How you ask the question on the marriage amendment matters
Posted April 2, 2012 11:35 a.m. EDT
Updated April 2, 2012 5:11 p.m. EDT
There is yet another poll out looking at attitudes toward the marriage amendment on the May ballot today. The Elon University Poll finds 61.2 percent of those surveyed would oppose a constitutional amendment banning "same sex marriages, domestic partnerships, or civil unions."
That result could lead one to be much more pessimistic about the amendment's chances than other polls we've written about recently, in which the amendment appears headed for passage.
Yes, there is the usual caveat that the Elon University Poll looks at the general population and doesn't screen for likely voters. But the more important reason for the different results is how the Elon Poll asks the question.
Elon asks about the effect of the amendment, but it strays from the actual language of the amendment. Other polls that show the measure passing stick closer to the language voters will see when they fill out their ballots, which talks about the definition of marriage.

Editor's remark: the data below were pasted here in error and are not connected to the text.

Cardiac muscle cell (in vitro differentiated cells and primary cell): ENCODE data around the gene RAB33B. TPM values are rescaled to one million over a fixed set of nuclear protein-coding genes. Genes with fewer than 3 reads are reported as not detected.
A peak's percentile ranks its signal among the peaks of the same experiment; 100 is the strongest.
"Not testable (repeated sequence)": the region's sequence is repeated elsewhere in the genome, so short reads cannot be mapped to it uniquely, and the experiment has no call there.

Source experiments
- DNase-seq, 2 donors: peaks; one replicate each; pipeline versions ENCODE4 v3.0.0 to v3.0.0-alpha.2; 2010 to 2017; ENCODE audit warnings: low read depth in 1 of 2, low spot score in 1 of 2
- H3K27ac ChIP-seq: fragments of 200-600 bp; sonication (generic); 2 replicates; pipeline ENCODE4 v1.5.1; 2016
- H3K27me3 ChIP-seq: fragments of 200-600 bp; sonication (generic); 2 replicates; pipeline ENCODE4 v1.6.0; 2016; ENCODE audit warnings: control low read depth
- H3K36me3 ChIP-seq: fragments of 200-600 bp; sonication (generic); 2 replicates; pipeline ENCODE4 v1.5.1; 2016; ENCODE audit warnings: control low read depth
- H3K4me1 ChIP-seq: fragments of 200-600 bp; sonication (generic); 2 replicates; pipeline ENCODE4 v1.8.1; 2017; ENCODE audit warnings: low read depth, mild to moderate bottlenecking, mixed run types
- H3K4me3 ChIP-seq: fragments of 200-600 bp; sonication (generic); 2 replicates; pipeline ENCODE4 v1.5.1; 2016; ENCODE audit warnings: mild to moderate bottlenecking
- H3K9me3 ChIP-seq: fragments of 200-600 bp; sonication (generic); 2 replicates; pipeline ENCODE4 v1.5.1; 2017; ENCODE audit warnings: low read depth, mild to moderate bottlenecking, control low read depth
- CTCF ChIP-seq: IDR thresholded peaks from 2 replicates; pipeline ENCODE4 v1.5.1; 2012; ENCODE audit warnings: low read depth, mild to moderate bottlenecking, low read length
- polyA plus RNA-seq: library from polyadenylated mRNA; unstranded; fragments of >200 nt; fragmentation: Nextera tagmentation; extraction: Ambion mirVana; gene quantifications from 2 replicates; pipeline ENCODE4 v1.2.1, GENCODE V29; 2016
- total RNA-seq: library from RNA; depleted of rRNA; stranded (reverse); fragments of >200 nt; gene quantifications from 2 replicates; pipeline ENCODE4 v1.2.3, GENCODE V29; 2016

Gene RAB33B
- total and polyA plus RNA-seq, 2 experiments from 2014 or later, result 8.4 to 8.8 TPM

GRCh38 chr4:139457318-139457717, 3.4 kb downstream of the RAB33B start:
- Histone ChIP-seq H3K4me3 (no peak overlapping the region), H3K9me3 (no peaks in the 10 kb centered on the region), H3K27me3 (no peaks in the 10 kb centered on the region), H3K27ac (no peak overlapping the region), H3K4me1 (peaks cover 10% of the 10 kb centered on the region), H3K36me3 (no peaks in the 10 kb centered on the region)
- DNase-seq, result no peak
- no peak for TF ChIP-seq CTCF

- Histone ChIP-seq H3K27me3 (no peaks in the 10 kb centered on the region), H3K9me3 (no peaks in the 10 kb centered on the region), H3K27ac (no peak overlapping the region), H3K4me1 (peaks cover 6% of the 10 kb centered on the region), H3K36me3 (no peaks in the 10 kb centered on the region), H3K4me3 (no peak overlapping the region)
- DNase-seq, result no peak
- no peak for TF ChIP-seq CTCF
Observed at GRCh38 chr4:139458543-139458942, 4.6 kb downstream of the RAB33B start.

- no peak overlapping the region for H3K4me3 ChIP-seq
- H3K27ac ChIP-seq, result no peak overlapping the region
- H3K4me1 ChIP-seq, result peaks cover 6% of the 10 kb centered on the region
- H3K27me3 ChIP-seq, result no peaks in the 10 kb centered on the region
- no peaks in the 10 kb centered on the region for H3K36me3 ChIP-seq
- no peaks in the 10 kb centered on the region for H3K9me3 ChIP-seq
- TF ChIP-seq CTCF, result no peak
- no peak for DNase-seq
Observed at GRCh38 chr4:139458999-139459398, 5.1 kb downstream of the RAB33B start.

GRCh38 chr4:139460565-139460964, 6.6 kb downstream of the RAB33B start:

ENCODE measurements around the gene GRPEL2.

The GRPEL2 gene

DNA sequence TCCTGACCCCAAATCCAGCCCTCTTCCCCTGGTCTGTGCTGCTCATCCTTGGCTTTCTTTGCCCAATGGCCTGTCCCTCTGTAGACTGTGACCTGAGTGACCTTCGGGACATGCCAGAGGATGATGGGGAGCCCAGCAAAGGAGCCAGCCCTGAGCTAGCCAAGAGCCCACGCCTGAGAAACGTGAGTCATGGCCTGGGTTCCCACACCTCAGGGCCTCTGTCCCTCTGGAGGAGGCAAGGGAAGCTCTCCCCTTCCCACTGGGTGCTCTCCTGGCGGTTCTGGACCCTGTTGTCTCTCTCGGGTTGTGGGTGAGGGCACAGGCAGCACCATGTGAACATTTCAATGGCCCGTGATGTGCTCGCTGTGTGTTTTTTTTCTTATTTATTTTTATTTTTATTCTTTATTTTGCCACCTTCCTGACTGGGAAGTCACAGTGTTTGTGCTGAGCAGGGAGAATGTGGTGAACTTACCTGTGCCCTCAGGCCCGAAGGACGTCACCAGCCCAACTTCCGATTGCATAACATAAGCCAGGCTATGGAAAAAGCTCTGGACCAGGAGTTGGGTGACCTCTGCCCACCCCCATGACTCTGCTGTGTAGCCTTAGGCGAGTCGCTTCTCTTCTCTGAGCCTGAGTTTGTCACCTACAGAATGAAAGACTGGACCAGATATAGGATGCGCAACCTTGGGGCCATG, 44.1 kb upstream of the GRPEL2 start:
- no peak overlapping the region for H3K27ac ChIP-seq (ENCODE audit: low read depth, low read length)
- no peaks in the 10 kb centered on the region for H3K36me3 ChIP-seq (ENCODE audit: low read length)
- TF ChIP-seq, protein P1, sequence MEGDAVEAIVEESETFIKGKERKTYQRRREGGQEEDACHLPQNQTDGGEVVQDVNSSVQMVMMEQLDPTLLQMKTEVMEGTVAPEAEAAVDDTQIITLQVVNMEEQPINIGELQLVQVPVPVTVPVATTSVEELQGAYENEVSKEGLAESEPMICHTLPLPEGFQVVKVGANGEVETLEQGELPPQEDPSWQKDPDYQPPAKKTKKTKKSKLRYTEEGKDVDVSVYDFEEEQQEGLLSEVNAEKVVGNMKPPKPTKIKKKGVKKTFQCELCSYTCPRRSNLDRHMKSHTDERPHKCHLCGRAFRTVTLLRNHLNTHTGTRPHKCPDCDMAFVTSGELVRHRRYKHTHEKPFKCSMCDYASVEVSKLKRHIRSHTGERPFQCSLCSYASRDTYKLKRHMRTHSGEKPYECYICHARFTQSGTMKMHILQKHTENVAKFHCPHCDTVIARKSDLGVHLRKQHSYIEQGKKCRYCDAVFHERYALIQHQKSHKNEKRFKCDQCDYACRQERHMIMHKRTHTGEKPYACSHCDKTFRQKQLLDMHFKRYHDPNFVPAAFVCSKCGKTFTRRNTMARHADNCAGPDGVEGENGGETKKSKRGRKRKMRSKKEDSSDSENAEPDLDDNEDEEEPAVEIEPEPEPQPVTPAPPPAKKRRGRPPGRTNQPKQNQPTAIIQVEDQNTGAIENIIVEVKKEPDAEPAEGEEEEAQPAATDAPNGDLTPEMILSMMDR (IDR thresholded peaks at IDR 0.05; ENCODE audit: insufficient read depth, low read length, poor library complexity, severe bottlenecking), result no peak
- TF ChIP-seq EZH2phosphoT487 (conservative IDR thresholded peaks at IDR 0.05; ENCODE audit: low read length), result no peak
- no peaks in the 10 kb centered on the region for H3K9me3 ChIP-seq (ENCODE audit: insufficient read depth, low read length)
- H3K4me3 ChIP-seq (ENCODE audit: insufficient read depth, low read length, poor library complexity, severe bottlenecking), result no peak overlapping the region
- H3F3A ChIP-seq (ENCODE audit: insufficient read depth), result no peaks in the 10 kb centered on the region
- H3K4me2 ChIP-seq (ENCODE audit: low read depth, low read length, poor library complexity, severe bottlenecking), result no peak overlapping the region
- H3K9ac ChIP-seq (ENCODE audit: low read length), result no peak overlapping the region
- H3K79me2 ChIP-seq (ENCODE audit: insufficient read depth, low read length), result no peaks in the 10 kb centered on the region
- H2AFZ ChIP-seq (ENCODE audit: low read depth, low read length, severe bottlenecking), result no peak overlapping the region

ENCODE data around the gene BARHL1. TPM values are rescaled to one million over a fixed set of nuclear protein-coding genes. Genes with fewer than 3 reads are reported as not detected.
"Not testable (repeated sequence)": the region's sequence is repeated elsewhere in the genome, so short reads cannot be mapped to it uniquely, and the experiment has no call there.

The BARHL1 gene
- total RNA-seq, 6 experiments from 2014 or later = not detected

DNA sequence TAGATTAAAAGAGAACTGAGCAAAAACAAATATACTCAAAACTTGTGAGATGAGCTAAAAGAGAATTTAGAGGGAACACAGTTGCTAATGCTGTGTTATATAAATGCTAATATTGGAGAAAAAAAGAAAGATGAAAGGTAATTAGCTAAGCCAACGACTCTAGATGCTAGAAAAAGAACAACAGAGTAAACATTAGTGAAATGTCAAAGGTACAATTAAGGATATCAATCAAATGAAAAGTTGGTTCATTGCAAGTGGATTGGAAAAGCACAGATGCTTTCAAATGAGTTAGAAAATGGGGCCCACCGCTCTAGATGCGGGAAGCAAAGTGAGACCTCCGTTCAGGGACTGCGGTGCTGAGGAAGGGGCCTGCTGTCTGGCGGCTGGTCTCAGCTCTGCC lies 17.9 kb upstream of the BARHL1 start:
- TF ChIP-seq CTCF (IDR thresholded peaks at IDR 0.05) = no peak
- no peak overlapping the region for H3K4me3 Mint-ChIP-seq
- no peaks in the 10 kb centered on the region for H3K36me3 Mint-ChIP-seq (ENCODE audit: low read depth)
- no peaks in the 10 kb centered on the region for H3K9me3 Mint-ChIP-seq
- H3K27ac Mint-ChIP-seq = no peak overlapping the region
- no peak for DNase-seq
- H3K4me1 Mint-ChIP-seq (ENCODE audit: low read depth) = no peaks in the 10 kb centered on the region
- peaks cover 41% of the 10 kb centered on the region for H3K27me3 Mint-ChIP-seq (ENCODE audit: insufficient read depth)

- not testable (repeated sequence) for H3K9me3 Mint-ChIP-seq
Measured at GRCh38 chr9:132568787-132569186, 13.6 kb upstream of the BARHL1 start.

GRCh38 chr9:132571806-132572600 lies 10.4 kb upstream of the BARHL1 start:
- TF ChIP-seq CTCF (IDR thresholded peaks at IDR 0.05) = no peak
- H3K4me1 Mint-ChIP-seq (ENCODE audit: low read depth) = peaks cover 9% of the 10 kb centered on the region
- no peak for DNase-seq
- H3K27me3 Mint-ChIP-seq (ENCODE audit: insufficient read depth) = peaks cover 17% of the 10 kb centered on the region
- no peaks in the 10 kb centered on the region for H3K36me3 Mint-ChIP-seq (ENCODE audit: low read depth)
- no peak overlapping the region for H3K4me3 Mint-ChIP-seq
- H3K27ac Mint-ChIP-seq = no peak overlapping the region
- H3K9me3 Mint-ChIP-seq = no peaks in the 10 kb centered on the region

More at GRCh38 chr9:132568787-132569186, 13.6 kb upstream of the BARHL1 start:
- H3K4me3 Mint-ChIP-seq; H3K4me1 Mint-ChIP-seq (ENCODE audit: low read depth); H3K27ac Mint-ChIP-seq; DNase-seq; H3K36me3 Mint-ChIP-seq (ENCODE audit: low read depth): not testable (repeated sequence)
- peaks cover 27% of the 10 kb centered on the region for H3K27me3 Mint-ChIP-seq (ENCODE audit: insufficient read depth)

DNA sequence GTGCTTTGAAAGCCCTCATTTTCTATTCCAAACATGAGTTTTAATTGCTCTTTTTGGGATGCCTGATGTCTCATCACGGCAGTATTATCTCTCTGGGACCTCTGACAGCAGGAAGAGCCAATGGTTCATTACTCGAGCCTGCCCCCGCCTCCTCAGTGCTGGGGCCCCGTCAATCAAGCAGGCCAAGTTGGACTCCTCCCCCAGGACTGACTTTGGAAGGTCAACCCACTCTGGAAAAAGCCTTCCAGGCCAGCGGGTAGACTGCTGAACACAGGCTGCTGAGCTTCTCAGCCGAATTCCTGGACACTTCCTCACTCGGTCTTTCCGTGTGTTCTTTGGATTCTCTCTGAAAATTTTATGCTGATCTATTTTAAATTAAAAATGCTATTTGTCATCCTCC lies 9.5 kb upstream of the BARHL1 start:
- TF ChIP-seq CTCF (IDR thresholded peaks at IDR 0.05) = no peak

This won't surprise anyone who looks at polls regularly, but does reinforce the point that how pollsters ask a question matters. It also could reinforce the notion that there is a gap between what voters say they will do this May and what they might actually want to happen.
Meanwhile, the Greater Durham Chamber of Commerce is the latest group to take a position against the amendment. The chamber said the proposal could jeopardize domestic partner benefits offered to employees of some local companies and make it harder to recruit new business to North Carolina.